Conservation Status

Habitat Loss
About 99 percent of this habitat has now been converted to agriculture or other uses, or is highly degraded. Habitat loss is relatively uniform across the ecoregion. This is the most heavily settled ecoregion along the east coast of the U.S., and much of the land has been used for growing tobacco and peanuts. The once dense forests harvested long ago have never been allowed to regrow to a mature age. There are large amounts of tertiary forests that offer little biodiversity value. A remnant tallgrass prairie, the so-called Black Belt, has been completely converted. A few habitats are in relatively good condition, particularly on granite outcrops.

Remaining Blocks of Intact Habitat
Nine blocks of habitat have been identified by this analysis, but most are in relatively poor condition, fragmented, and poorly protected. These include:

•Sumter National Forest (in very poor shape) - western South Carolina
•Uwharrie National Forest - central North Carolina
•Bienville National Forest - east central Mississippi
•Talladega National Forest (SW unit) - central Alabama
•Oconee National Forest and Piedmont National Wildlife Refuge - north central Georgia
•Sauratown Mountains - north central North Carolina
•Brushy Mountains - central North Carolina
•South Mountains - south central North Carolina
•Tunica Hills - southwestern Mississippi, eastern Louisiana

Degree of Fragmentation
Fragmentation is very high and creation of new corridors is unlikely except in riparian areas. The species most susceptible to fragmentation, such as black bears (Ursus americanus), have been largely extirpated.

Degree of Protection
Poor, as stated above.

Types and Severity of Threats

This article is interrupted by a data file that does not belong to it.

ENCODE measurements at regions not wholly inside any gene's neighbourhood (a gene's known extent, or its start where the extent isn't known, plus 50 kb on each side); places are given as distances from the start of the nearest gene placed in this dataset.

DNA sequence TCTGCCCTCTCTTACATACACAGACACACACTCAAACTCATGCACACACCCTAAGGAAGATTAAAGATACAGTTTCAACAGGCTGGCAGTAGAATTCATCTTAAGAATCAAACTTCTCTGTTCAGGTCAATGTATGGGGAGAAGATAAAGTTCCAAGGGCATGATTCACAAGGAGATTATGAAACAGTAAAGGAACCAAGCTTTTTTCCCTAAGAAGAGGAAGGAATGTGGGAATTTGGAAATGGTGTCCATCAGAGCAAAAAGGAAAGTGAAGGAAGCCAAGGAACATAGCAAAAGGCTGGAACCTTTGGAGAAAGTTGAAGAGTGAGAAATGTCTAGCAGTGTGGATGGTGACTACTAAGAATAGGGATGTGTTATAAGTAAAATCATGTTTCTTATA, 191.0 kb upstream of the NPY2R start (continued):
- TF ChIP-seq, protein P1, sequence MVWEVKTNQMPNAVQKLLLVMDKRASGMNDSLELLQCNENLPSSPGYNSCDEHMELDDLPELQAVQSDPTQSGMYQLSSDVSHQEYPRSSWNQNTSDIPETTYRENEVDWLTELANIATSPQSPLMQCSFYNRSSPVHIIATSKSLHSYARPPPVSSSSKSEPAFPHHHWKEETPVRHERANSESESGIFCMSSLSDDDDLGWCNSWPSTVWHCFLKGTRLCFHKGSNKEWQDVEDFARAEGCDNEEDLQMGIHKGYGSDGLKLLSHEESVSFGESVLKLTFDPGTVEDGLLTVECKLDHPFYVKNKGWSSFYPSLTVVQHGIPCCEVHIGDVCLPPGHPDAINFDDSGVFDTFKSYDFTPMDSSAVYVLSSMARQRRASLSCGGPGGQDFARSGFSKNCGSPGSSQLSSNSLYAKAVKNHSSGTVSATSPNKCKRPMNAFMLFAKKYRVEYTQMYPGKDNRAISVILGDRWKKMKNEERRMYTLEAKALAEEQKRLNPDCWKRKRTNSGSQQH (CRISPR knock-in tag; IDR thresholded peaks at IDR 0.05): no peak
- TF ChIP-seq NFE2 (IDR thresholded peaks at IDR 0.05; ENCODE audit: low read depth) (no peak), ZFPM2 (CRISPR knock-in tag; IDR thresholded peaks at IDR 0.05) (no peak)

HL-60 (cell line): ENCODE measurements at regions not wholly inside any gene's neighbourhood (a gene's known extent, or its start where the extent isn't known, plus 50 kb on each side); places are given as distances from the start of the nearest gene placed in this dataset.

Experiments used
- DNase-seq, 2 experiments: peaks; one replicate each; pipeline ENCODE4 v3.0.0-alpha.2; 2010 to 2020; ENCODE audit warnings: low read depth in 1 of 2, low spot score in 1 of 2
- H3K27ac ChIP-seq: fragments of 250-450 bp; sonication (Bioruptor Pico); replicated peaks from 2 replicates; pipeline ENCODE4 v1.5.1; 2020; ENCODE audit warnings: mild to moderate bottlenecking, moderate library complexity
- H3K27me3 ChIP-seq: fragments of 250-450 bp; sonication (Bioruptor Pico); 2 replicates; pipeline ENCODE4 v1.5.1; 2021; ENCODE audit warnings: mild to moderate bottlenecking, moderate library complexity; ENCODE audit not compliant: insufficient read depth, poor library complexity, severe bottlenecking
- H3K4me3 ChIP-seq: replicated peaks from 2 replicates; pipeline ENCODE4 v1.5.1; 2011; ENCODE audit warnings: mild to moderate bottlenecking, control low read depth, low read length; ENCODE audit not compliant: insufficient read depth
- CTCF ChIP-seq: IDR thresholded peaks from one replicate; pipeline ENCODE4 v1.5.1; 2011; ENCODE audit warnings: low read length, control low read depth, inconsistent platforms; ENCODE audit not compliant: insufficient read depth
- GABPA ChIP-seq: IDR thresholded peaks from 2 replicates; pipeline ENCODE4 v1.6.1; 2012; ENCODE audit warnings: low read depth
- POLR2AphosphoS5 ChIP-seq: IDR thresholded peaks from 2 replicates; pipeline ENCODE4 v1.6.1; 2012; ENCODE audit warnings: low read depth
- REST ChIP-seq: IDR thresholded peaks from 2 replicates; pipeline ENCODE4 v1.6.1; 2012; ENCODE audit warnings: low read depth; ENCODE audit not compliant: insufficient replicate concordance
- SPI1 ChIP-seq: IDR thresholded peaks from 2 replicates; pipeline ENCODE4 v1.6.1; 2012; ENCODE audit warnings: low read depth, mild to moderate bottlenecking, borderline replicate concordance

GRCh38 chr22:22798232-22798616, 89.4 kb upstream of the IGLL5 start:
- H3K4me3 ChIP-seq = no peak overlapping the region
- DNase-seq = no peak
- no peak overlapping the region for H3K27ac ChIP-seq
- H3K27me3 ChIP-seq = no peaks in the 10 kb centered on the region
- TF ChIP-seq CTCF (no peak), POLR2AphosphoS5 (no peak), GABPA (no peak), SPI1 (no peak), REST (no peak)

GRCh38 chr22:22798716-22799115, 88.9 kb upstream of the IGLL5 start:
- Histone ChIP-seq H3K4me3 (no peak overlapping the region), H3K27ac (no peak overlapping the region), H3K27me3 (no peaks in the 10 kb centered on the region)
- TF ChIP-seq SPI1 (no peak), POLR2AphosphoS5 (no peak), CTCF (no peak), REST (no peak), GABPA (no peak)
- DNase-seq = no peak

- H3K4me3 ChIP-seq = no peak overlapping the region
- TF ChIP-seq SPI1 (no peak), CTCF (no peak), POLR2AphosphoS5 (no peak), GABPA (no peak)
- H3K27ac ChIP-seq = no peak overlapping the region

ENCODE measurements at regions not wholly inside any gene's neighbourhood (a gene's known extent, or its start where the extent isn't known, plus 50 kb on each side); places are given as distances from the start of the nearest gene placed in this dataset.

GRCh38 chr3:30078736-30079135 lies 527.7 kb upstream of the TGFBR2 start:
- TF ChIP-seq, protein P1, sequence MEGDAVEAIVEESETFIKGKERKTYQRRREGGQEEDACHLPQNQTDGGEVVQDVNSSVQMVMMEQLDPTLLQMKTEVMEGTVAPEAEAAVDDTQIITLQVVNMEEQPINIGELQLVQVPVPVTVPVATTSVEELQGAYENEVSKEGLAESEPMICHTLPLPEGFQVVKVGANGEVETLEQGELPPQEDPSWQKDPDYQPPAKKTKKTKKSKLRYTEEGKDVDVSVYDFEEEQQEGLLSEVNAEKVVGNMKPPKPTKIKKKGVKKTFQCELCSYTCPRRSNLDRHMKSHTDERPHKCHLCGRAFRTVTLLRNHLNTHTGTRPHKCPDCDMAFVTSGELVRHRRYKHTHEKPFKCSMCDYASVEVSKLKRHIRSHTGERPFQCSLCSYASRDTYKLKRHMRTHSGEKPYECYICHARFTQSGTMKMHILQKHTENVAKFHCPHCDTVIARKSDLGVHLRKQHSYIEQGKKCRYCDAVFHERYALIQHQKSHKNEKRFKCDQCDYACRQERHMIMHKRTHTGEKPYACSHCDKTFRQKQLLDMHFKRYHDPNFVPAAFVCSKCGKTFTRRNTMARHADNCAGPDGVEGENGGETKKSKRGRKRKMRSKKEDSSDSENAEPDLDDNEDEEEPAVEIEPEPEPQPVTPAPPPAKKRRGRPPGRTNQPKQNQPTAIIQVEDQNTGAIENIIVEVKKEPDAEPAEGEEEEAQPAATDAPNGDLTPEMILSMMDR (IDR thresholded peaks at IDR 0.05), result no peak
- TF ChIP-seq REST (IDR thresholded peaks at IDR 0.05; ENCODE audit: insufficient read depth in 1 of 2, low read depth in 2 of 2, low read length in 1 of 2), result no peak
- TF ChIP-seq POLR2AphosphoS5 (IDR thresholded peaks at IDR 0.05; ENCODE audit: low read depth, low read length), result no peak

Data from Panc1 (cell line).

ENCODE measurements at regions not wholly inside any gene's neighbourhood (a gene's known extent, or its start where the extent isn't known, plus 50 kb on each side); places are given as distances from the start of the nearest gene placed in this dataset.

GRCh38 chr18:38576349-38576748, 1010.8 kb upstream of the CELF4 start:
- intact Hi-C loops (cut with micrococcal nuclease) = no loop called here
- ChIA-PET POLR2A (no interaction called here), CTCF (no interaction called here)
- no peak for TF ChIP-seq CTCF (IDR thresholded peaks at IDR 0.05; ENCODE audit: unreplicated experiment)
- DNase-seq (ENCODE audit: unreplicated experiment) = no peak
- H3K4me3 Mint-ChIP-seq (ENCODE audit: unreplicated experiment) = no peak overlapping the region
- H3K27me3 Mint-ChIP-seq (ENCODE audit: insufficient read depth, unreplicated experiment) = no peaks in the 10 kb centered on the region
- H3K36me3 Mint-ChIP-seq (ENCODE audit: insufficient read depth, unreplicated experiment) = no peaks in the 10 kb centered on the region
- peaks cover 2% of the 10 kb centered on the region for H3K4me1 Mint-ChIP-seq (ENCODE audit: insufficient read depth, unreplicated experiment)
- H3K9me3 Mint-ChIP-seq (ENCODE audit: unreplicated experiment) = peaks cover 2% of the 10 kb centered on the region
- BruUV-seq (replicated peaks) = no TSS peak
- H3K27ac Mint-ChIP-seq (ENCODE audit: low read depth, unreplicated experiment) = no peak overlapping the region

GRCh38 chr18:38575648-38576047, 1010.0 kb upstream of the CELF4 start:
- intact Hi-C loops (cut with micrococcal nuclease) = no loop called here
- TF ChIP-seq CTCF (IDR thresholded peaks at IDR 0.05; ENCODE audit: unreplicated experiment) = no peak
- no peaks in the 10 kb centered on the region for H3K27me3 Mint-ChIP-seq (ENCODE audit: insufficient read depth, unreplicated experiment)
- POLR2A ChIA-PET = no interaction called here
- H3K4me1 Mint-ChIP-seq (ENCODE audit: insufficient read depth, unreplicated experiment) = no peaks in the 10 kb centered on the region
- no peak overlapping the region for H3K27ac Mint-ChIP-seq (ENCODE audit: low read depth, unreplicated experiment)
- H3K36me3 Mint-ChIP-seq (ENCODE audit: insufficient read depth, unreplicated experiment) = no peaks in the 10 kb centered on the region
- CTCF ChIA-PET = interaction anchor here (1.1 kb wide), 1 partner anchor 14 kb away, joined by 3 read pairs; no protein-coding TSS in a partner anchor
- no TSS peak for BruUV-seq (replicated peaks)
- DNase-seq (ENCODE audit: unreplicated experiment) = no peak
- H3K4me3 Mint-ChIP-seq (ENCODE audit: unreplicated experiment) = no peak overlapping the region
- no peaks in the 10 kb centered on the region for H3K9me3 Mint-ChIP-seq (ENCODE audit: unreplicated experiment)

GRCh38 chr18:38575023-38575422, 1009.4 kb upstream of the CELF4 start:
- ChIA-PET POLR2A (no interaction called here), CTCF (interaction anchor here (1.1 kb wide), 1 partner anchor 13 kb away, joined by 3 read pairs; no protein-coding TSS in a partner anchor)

Because of the heavy rate of conversion, there is little left to conserve. Logging remains a threat, as does continued exploitation of remaining forests, and conversion to pine plantations. The lack of fire management in remaining areas is viewed as a serious degradation threat.

Suite of Priority Activities to Enhance Biodiversity Conservation

•Promote panther reintroduction and recovery in the largest blocks of forest remaining in the piedmont areas.
•Enhance protection of Forest Service areas to increase biodiversity protection and move away from production in last remaining blocks
•Improve fire management regimes
•Inventory last remaining sites to identify biodiversity priorities that may have been overlooked
Conservation Partners

•Alabama Natural Heritage Program
•Alabama Wilderness Assocation
•Georgia Natural Heritage Program
•Louisiana Natural Heritage Program
•Maryland Heritage and Biodiversity Conservation Programs
•Mississippi Natural Heritage Program
•The Nature Conservancy
•The Nature Conservancy - Southeast Regional Office
•The Nature Conservancy of Alabama
•The Nature Conservancy of Georgia
•The Nature Conservancy of Louisiana
•The Nature Conservancy of Maryland
•The Nature Conservancy of Mississippi
•The Nature Conservancy of North Carolina
•The Nature Conservancy of South Carolina
•The Nature Conservancy of Virginia
•North Carolina Heritage Program
•Pennsylvania Natural Diversity Inventory
•South Carolina Heritage Trust
•Tennessee Division of Natural Heritage
•Virginia Division of Natural Heritage
•West Virginia Natural Heritage Program
•The Wilderness Society, Southeast Regional Office
Relationship to other classification schemes
The Southeastern Mixed Forests corresponds to the eastern piedmont and southwestern portions of Küchler’s (1975) unit 101 (oak-hickory pine forest) east of the Mississippi River. In addition, this ecoregion contains unit 80 (Blackbelt). This ecoregion is in large part a combination of Omernik’s (1995) unit 65 (Southeastern plains), portions of unit 74 (Mississippi Valley loess plains), and disjunct unit 68 (Southwestern Appalachians). Several portions of Bailey’s (1994) sections 231A (Southern Appalachian piedmont), 231B (Middle coastal plains), and the northern section of 232A (Middle Atlantic coastal plain) correspond to this ecoregion.

Prepared by: A. Weakley, E. Dinerstein, R. Noss, K. Wolfe.